Part-Time Predjudice

Last week one of my colleagues told me of the attitude of some male co-workers to me and my job.

„She’s never here when I come into her office“ said one on a Friday. I haven’t work on Fridays since 2008.

„How is she  supposed to manage this project when she’s not here?“ said another when I was working from home because of a sick child. I still held my meetings, by phone and web meeting rather than in person but that didn’t interest him.

„What if I need to contact her in the evening?“  asked another. It is not company policy to contact staff out of hours, so he would still have this issue even if I worked full time. Regardless, I have my work mobile with me all the time. All he’d have had to do was phone me.

I’m very rarely sick. I work from home when my children are sick instead of taking the days off that I am entitled to take. I don’t build up a huge amount of overtime by simply staying in the office for as long as I feel like. I fly through my work and leave in a rush to get to the school gate.

All in all I and millions of part-time workers like me are ideal employees – effective, to the point, getting the job done and working family life around office rules. So why is it that people love to pick holes in our work model and assume that home office days are spent drinking coffee and keeping an eye on the mobile in case it rings?

The cynical part of me might say that, being full time employees with nothing to rush home to, they have the time to be lesss structured, to forget that not everyone is there all day every day.

The friendly part of me blocks out the begrudgers and concentrates on doing my job. The people that matter sppreciate my work and that’s all that matters really. Well, that and the pay check each month.

Have you encountered any opposition from co-workers, other parents or anyone else regarding your choicde of work model? I doubt I am alone in this.


9 thoughts on “Part-Time Predjudice

  1. I totally agree. Having been both employer and employee people who have somewhere else to get to – whether they are parents or just people with non-work related demands on their time, are the most efficient workers. Feck the begrudgers. You’re clearly doing absolutely fine.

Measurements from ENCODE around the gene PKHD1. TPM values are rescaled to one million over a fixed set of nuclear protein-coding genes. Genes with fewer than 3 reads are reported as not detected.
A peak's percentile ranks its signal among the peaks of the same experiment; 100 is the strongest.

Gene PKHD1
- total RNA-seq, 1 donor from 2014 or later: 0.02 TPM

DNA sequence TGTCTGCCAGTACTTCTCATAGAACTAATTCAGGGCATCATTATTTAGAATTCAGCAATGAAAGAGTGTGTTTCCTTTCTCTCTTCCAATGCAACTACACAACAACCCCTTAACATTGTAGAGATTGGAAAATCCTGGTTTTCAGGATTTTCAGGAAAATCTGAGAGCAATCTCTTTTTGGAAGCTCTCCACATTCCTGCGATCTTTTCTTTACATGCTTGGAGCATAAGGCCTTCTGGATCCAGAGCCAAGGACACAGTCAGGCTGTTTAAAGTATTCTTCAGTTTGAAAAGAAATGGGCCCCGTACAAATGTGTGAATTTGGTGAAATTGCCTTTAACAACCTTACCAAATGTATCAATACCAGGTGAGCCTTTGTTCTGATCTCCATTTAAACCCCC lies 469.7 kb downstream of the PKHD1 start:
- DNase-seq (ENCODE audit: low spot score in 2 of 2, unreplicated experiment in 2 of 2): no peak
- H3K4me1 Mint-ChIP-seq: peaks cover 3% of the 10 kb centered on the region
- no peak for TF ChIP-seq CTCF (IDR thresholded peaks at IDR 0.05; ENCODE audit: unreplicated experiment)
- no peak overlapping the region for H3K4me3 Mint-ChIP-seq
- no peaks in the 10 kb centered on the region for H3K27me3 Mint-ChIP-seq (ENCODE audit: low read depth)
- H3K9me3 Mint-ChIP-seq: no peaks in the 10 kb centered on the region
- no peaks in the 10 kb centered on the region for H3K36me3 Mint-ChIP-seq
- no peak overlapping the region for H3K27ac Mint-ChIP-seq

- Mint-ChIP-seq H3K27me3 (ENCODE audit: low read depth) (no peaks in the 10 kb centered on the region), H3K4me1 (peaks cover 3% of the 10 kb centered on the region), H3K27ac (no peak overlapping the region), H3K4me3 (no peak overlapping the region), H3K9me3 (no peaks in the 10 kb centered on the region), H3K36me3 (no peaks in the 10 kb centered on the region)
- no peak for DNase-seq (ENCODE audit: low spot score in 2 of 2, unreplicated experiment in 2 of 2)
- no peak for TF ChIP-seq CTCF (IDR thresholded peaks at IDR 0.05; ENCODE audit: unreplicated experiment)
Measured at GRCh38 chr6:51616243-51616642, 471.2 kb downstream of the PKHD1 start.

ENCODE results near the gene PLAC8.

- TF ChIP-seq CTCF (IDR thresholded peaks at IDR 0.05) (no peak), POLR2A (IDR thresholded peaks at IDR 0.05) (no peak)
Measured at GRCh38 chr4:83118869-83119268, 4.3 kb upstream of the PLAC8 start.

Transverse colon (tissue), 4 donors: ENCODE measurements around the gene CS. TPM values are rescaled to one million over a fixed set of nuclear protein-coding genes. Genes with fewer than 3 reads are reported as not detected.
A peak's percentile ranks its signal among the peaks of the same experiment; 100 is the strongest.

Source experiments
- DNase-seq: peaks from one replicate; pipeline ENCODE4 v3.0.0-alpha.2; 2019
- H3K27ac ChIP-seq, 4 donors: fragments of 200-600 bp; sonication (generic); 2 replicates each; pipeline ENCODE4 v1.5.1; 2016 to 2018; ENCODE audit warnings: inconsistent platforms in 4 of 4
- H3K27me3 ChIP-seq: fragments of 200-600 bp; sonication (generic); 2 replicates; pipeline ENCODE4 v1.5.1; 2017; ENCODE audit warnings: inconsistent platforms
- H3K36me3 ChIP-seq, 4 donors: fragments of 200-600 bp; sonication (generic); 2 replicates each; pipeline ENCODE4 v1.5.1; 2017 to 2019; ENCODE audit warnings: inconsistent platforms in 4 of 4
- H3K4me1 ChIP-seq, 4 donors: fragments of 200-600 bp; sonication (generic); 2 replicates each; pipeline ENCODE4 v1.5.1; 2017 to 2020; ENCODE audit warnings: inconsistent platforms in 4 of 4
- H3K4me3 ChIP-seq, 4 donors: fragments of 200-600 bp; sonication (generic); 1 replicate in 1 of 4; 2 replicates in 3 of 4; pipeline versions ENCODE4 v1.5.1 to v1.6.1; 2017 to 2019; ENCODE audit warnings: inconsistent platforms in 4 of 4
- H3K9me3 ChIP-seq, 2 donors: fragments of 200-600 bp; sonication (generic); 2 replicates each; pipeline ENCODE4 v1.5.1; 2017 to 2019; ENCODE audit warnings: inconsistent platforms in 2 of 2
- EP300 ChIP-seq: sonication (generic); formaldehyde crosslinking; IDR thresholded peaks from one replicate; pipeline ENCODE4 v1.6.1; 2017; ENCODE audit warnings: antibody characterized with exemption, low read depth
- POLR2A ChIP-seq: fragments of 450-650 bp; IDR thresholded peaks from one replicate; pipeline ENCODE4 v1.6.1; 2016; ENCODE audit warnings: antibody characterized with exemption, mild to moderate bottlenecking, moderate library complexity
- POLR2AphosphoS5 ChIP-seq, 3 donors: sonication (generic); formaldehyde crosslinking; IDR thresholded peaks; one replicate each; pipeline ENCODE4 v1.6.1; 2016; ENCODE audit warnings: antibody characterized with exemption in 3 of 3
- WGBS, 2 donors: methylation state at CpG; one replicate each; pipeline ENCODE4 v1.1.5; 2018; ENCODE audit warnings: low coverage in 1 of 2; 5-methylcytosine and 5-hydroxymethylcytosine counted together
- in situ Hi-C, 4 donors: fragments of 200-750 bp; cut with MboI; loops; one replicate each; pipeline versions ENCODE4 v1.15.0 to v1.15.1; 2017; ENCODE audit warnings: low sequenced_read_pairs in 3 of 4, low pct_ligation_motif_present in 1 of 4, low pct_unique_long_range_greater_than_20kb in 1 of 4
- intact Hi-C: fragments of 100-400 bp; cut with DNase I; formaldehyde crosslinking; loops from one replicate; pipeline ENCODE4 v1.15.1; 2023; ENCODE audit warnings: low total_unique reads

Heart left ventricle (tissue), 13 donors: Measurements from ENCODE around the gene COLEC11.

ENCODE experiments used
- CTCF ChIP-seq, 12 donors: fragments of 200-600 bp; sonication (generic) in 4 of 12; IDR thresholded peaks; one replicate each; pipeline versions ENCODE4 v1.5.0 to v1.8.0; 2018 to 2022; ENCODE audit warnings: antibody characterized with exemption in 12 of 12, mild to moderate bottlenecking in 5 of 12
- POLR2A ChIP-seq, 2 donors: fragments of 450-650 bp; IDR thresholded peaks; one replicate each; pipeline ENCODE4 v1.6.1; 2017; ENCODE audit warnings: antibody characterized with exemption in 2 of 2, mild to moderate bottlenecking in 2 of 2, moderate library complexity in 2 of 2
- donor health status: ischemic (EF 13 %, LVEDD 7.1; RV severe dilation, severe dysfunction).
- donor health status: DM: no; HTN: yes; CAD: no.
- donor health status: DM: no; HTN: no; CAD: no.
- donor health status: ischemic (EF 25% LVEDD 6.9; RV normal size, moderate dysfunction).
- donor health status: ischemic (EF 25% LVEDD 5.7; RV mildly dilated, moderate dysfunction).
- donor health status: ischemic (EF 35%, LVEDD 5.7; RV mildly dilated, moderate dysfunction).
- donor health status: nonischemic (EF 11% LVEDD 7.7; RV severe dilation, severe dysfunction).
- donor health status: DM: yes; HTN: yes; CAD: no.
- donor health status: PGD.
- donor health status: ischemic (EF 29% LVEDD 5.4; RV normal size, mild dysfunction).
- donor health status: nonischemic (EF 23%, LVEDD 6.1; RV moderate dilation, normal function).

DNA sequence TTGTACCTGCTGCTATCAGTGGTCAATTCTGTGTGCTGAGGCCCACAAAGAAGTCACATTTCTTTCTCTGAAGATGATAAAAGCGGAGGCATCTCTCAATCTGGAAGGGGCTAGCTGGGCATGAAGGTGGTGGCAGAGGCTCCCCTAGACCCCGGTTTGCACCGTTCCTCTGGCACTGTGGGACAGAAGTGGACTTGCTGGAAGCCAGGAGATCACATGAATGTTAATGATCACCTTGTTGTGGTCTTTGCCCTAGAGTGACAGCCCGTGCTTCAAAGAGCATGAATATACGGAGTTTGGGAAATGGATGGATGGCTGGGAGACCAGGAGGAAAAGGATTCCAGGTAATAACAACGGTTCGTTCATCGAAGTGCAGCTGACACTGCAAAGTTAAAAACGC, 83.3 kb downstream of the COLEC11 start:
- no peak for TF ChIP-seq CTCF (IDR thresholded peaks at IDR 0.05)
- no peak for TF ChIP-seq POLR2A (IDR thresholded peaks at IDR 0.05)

1. Thanks Helen. I know some people are just there to out in the time but, like you, in my experience the majority seem to get their work done in the allotted time.

  2. It’s that insular and unimaginative culture of presenteeism. I’m surprised to hear this from Germany. Just goes the stereotypical image of other nations being ahead of the curve can’t be taken for granted. The most frustrating thing is that this pettiness is just the small guy giving the other small guy grief. Employers generally get their worth from employees. That said, part-timers and full-timers are as diverse a group as any other in terms of efficient working. The luck of having a conscientious employee on reduced hours is usually on the side of the employer since more often than not.. they get a full-time job out of them in less hours.

    1. Germany is a lot less progressive than Ireland from what I have seen. When I came here first I was absolutely shocked at the lack of women in management positions or even team leader level.

  3. I work 4 days and I manage expectations that I’m not available at all on my day off, it’s hard though, especially as mine is midweek and of something comes up just after I log off on Tuesday clients can’t cope with the idea of waiting til Thursday morning for a response. I usually check my emails on my day off and reply to the more urgent ones. There’s a huge prejudice to part time employees and to working parents who shock, leave on time due to childcare, and it drives me crazy. Seems it’s not just the case in Ireland!!

    1. No, it is definitely not just the case in Ireland. Sure here people just assumed I would give up work altogether once I had my first child. “I hear you are leaving us” a few (men) said to me. The attitude to part-timers is awful. The expectation of a lot of people is either that you can only do a basic job or that you will be available on your day off.

  4. Interesting that all of the complaining colleagues seem to have been men.
    I moved to working part-time recently and when I tried to explain to a former colleague from the company I used to work for (a more than full-time, crazy stressful job) that I could almost achieve as much in four hours at my new job than I used to in six or seven hours at the old one, she didn’t believe me either. If you sit down at the desk, look at the clock and realise you’ll be leaving again in just a few hours, you’d better believe that it gives you laser sharp focus! Luckily I now work in a place where there are very few full-time jobs, so at least I don’t have to put up with any nonsense from current colleagues.

    1. Exactly. When you know you have to leave at a certain time then you just have to get the head down and plough through it.

  5. I get done in 4-5 hours what my husband does in 7. We have comparable jobs, but he’s in an office, and I mostly work from home. He goes to work for the social life! I have to thank my boss when I went back to work after DD. It was a management position and I job-shared with another mum. My boss was very keen on getting women back in to work, however it worked for them, which made us so grateful and so keen to do a good job. If only more employers and co-workers understood that. I was fulfilled at work and getting a pay cheque, and I got to spend time with DD.

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